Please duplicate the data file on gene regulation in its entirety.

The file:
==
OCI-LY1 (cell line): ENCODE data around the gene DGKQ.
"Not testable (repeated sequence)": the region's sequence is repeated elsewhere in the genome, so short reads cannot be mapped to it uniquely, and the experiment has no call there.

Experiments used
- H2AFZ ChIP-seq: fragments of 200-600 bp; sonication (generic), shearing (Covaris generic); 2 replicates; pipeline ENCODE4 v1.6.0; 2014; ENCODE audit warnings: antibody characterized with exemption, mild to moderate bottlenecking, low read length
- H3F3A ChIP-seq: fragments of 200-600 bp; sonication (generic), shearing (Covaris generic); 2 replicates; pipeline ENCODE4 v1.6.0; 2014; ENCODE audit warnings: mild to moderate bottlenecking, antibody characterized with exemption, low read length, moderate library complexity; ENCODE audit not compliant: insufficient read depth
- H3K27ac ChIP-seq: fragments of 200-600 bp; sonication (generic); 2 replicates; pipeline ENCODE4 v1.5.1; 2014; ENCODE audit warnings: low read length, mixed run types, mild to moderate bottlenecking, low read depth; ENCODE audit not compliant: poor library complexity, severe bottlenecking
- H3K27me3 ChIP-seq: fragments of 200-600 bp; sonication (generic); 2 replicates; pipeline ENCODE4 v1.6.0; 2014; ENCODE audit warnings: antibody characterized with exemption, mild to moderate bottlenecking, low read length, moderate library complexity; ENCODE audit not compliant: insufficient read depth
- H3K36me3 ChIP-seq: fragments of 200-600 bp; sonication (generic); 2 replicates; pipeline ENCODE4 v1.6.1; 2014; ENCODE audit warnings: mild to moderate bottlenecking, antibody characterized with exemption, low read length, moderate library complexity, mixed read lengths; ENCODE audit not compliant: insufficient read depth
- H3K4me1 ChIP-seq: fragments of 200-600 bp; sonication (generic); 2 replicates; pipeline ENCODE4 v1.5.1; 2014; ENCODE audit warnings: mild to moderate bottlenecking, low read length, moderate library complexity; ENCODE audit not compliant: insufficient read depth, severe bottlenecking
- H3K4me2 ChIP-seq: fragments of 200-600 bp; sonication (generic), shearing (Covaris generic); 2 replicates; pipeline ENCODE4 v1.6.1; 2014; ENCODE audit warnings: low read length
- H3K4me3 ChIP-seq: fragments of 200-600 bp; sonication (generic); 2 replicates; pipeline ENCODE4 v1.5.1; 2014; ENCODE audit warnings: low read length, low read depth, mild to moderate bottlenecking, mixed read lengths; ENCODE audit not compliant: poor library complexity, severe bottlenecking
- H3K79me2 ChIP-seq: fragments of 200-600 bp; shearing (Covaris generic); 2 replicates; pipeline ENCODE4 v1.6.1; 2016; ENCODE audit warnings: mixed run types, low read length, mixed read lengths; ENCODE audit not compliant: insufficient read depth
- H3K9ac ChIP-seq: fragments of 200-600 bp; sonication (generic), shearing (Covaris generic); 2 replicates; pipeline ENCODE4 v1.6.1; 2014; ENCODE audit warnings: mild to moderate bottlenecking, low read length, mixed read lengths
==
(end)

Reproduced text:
OCI-LY1 (cell line): ENCODE data around the gene DGKQ.
"Not testable (repeated sequence)": the region's sequence is repeated elsewhere in the genome, so short reads cannot be mapped to it uniquely, and the experiment has no call there.

Experiments used
- H2AFZ ChIP-seq: fragments of 200-600 bp; sonication (generic), shearing (Covaris generic); 2 replicates; pipeline ENCODE4 v1.6.0; 2014; ENCODE audit warnings: antibody characterized with exemption, mild to moderate bottlenecking, low read length
- H3F3A ChIP-seq: fragments of 200-600 bp; sonication (generic), shearing (Covaris generic); 2 replicates; pipeline ENCODE4 v1.6.0; 2014; ENCODE audit warnings: mild to moderate bottlenecking, antibody characterized with exemption, low read length, moderate library complexity; ENCODE audit not compliant: insufficient read depth
- H3K27ac ChIP-seq: fragments of 200-600 bp; sonication (generic); 2 replicates; pipeline ENCODE4 v1.5.1; 2014; ENCODE audit warnings: low read length, mixed run types, mild to moderate bottlenecking, low read depth; ENCODE audit not compliant: poor library complexity, severe bottlenecking
- H3K27me3 ChIP-seq: fragments of 200-600 bp; sonication (generic); 2 replicates; pipeline ENCODE4 v1.6.0; 2014; ENCODE audit warnings: antibody characterized with exemption, mild to moderate bottlenecking, low read length, moderate library complexity; ENCODE audit not compliant: insufficient read depth
- H3K36me3 ChIP-seq: fragments of 200-600 bp; sonication (generic); 2 replicates; pipeline ENCODE4 v1.6.1; 2014; ENCODE audit warnings: mild to moderate bottlenecking, antibody characterized with exemption, low read length, moderate library complexity, mixed read lengths; ENCODE audit not compliant: insufficient read depth
- H3K4me1 ChIP-seq: fragments of 200-600 bp; sonication (generic); 2 replicates; pipeline ENCODE4 v1.5.1; 2014; ENCODE audit warnings: mild to moderate bottlenecking, low read length, moderate library complexity; ENCODE audit not compliant: insufficient read depth, severe bottlenecking
- H3K4me2 ChIP-seq: fragments of 200-600 bp; sonication (generic), shearing (Covaris generic); 2 replicates; pipeline ENCODE4 v1.6.1; 2014; ENCODE audit warnings: low read length
- H3K4me3 ChIP-seq: fragments of 200-600 bp; sonication (generic); 2 replicates; pipeline ENCODE4 v1.5.1; 2014; ENCODE audit warnings: low read length, low read depth, mild to moderate bottlenecking, mixed read lengths; ENCODE audit not compliant: poor library complexity, severe bottlenecking
- H3K79me2 ChIP-seq: fragments of 200-600 bp; shearing (Covaris generic); 2 replicates; pipeline ENCODE4 v1.6.1; 2016; ENCODE audit warnings: mixed run types, low read length, mixed read lengths; ENCODE audit not compliant: insufficient read depth
- H3K9ac ChIP-seq: fragments of 200-600 bp; sonication (generic), shearing (Covaris generic); 2 replicates; pipeline ENCODE4 v1.6.1; 2014; ENCODE audit warnings: mild to moderate bottlenecking, low read length, mixed read lengths